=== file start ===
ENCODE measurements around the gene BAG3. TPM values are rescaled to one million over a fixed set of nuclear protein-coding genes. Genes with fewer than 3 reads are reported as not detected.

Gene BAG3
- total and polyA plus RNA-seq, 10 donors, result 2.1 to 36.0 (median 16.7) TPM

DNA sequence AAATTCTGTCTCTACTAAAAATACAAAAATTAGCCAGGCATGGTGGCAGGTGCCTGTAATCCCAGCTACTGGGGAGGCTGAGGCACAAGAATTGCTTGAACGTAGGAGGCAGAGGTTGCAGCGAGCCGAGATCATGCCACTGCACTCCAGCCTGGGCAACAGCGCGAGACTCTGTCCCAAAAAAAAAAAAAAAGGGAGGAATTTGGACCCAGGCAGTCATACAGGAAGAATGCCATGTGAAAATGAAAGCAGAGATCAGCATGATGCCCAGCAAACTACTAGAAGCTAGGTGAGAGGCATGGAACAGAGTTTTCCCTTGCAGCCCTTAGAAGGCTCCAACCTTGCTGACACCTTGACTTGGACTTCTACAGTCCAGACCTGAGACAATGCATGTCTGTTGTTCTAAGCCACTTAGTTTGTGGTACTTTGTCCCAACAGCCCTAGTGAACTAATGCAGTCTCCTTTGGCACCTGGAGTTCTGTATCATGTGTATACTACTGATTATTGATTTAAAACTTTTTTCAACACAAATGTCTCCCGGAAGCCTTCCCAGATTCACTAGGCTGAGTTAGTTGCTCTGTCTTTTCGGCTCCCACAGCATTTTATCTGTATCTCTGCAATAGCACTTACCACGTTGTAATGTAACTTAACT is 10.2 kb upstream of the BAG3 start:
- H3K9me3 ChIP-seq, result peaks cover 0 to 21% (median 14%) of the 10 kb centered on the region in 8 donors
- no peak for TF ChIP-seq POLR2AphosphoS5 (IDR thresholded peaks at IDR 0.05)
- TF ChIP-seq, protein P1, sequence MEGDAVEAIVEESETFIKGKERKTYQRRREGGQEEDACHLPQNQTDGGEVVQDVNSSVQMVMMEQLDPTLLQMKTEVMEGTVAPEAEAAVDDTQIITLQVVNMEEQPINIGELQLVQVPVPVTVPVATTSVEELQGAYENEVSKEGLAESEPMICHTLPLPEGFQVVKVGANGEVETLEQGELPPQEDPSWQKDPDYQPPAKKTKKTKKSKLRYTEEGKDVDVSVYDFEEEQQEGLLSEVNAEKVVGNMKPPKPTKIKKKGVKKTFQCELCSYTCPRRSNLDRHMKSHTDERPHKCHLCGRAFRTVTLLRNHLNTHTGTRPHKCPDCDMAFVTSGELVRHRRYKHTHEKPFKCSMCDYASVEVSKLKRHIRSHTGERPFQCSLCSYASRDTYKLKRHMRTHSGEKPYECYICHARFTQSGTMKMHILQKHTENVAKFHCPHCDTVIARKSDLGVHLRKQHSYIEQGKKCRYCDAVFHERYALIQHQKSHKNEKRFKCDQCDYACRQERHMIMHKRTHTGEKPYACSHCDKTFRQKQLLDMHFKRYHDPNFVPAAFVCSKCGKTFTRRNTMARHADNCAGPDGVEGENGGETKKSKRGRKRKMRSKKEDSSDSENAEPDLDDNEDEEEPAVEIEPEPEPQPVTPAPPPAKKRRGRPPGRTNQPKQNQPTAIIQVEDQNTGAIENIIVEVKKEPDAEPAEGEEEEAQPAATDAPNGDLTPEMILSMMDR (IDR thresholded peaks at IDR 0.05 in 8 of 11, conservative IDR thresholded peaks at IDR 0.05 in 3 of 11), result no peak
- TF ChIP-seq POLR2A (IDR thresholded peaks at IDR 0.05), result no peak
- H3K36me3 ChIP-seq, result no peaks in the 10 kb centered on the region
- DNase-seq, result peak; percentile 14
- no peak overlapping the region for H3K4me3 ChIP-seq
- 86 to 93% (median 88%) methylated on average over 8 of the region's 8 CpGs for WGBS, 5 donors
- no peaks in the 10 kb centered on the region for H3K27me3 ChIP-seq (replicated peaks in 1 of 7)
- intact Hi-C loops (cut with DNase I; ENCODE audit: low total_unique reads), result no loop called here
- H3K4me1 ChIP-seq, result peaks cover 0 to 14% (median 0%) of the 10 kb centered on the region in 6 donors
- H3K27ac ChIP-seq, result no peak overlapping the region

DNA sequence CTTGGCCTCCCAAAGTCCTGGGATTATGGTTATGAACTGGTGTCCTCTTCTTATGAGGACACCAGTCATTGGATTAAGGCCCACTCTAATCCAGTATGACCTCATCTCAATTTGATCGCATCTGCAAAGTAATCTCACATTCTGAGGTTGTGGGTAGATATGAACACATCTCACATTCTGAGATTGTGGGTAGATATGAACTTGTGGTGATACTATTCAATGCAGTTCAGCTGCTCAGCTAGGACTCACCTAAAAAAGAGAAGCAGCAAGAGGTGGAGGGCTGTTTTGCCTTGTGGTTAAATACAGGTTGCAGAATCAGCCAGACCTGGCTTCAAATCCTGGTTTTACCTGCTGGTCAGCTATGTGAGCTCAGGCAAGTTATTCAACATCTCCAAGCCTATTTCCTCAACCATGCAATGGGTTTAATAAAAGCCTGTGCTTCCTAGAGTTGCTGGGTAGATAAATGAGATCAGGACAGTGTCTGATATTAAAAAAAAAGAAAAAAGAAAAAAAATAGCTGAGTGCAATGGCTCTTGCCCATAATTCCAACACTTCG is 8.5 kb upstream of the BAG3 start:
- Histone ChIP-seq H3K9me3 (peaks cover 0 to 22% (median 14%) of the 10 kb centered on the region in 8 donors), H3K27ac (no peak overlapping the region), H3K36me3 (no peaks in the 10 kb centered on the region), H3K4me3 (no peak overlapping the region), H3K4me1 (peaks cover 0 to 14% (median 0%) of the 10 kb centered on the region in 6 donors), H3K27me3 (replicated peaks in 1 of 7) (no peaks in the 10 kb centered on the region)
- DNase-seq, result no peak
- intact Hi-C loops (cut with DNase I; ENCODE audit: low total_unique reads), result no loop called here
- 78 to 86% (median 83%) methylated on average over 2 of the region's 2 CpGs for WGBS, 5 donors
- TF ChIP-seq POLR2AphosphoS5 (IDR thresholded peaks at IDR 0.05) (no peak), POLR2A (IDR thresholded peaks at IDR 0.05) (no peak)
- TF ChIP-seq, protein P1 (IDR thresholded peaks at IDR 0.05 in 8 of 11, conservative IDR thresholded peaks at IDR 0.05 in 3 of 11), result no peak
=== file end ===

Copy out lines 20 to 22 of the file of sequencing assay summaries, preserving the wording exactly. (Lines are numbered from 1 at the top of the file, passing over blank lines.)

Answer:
- intact Hi-C loops (cut with DNase I; ENCODE audit: low total_unique reads), result no loop called here
- 78 to 86% (median 83%) methylated on average over 2 of the region's 2 CpGs for WGBS, 5 donors
- TF ChIP-seq POLR2AphosphoS5 (IDR thresholded peaks at IDR 0.05) (no peak), POLR2A (IDR thresholded peaks at IDR 0.05) (no peak)